News

Putin withdraws legal reform

Publish date: January 23, 2001

Written by: Jon Gauslaa

President Vladimir Putin halts a long overdue criminal procedure reform. Liberals fear the move is a result of pressure from security forces wishing to maintain their right to make arbitrary arrests.

Deputy head of the Kremlin administration, Dmitry Kozak confirmed on January 22 that Putin had withdrawn amendments proposed to the Criminal Procedure Code that would have required searches and arrests to be approved by courts rather than by prosecutors. Such a reform is considered a key factor in order to uphold the Russian democracy.


The amendment would have brought the Criminal Procedure Code, which dates back to 1960, in line with the 1993 Constitution. According to the latter, a court’s order is required to search a person’s home, and also to keep him in detention for more than 48 hours.


No court order needed

The current Criminal Procedure Code gives full control over searches and arrests to investigators and prosecutors, a fact that Russian environmentalists have learnt to know. The FSB investigators were for instance not required to go to court before they searched Aleksandr Nikitin’s flat in October 1995, and they did not have to get a court order when Nikitin was arrested four months later. Nor did they have to get such orders when Grigory Pasko was arrested in November 1997. Moreover, prosecutors can on an arbitrary basis keep a defendant in jail for more than a year before the case goes to trial.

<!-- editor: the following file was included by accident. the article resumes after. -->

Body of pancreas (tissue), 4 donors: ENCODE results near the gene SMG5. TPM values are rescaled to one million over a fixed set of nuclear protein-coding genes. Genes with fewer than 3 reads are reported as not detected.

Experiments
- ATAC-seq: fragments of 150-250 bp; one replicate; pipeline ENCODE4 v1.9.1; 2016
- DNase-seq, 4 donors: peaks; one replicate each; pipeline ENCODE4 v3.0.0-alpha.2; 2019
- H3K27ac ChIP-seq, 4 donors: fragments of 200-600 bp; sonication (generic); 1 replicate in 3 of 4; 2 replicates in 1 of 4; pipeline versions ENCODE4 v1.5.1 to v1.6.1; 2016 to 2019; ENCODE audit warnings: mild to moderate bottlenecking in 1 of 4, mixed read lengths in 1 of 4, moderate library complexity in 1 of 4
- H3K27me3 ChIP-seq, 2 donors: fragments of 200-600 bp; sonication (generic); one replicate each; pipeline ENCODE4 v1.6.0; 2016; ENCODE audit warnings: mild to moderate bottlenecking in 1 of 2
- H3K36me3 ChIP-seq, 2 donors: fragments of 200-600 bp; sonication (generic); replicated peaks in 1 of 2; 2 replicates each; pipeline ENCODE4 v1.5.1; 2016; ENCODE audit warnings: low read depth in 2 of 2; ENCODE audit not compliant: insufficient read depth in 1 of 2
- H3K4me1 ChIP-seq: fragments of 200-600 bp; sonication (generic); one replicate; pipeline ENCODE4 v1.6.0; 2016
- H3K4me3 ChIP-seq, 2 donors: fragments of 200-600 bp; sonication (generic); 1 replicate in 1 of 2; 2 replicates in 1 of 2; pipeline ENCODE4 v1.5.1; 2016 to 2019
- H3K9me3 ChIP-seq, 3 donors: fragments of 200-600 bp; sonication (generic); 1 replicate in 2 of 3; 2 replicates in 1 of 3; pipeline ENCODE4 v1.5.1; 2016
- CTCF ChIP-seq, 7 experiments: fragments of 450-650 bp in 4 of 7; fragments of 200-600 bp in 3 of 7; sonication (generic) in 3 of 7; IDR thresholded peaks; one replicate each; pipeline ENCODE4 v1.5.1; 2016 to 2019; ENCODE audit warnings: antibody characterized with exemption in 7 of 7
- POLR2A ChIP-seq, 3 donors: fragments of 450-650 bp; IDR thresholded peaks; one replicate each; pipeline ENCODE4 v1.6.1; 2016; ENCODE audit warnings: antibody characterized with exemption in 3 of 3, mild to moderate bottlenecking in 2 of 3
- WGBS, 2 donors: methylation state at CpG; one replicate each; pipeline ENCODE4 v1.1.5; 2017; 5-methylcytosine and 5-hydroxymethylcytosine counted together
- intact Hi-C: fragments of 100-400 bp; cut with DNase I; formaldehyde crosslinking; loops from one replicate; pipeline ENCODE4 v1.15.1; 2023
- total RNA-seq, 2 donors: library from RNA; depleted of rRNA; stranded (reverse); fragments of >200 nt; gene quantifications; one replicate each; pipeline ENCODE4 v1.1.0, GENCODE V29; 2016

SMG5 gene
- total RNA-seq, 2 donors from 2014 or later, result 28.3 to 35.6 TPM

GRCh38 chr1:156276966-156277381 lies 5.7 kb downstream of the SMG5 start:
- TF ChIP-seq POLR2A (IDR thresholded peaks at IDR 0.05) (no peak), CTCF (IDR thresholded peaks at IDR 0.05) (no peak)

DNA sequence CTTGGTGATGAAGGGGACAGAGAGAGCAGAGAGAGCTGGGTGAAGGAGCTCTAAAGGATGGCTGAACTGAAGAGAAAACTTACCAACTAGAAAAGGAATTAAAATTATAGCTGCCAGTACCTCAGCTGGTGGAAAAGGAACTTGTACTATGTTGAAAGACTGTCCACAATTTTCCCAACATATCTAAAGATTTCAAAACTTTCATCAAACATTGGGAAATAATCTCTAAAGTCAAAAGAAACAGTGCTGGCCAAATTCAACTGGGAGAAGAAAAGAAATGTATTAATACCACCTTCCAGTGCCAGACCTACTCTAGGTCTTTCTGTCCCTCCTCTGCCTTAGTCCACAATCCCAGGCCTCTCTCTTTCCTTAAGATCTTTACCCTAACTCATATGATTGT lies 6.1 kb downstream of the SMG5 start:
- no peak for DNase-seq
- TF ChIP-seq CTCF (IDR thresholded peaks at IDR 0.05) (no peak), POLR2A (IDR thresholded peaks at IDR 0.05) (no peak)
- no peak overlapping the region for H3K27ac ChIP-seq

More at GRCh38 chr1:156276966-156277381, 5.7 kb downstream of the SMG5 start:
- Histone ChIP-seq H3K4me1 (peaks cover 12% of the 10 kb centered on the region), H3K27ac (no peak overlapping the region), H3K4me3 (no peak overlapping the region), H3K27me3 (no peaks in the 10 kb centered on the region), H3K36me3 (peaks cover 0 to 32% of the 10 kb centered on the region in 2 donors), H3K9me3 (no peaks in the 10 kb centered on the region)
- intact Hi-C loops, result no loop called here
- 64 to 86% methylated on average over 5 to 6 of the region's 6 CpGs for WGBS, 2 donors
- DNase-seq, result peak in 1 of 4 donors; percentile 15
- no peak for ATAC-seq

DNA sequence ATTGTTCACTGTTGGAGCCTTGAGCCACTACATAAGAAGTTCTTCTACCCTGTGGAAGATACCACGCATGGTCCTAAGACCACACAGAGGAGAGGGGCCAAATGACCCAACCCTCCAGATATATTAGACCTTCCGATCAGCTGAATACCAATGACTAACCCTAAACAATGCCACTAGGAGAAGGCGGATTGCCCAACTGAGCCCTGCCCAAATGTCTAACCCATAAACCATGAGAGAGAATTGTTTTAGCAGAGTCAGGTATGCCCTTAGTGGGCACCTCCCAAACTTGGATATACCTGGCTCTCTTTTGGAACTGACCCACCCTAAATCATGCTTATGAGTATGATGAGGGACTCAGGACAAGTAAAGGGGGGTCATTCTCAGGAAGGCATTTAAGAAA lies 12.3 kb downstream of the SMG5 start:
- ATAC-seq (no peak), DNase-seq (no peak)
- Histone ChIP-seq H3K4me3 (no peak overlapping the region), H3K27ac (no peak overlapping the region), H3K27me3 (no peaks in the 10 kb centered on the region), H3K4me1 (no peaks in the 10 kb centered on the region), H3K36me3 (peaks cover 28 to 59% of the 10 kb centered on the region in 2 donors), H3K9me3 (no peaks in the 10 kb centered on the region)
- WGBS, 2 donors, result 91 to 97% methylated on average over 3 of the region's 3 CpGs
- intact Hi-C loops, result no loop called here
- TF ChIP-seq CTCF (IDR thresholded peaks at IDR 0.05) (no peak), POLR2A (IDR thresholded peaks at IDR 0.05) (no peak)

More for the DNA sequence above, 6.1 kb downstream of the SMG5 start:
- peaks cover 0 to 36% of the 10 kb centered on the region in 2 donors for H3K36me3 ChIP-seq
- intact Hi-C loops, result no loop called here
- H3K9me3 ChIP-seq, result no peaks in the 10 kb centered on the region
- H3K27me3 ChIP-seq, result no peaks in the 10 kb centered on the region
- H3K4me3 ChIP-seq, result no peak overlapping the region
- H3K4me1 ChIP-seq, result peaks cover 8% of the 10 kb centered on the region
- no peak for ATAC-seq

Thus, the system clearly violates the constitution and legal experts consider the reform as long overdue. “This is a big step forward,” said Vladimir Mironov, a former Moscow City Court judge, to Vedomosti. “No longer will the first person to come into contact with a suspect – and that person is not an unbiased party – decide his fate.”


While Kremlin sources told Interfax that the withdrawal was based on technical, economical and organisational reasons rather than a new policy direction, liberals fear that the decision to stop the changes was a result of pressure from top security officials. “The president has shown his dependence on security structures”, Viktor Pokhmelkin of the Union of Right Forces (SPS) party told Reuters. At a human rights conference on January 21, State Duma Deputy Sergey Yushenkov said that the Prosecutor General, the Minister of the Interior and the head of FSB had put pressure on the Kremlin to recall the bill.


Reform may still be in the coming

A source in the prosecutor’s office complained to Vedomosti that the reform would complicate criminal investigations and that courts would not be able to handle the burden of work. Vladimir Mironov rejected the suggestion that judges were too busy to deal with arrests and searches. “I don’t believe that judges are overburdened. I know the situation in the courts”.


Whether the reform will take place or not is now in the blue, although Pavel Krasheninnikov, head of the Duma’s legislation committee, told Interfax that it still could be passed as part of the second reading of a new Criminal Procedure Code later this year.


It may be added that even if the Duma was deprived of the possibility to approve a long awaited criminal procedure reform, it is by no means paralysed. Last week it appointed its Deputy Vladimir Zhirinovsky as an “Honourable Lawyer”. Zhirinovsky may give the impression of a buffoon, but he is actually considered as an extremely capable legal reformer, reports Gazeta.Ru, and points out that Zhirinovsky last fall suggested a Bill that would allow Russian males to enjoy the pleasures of polygamy.

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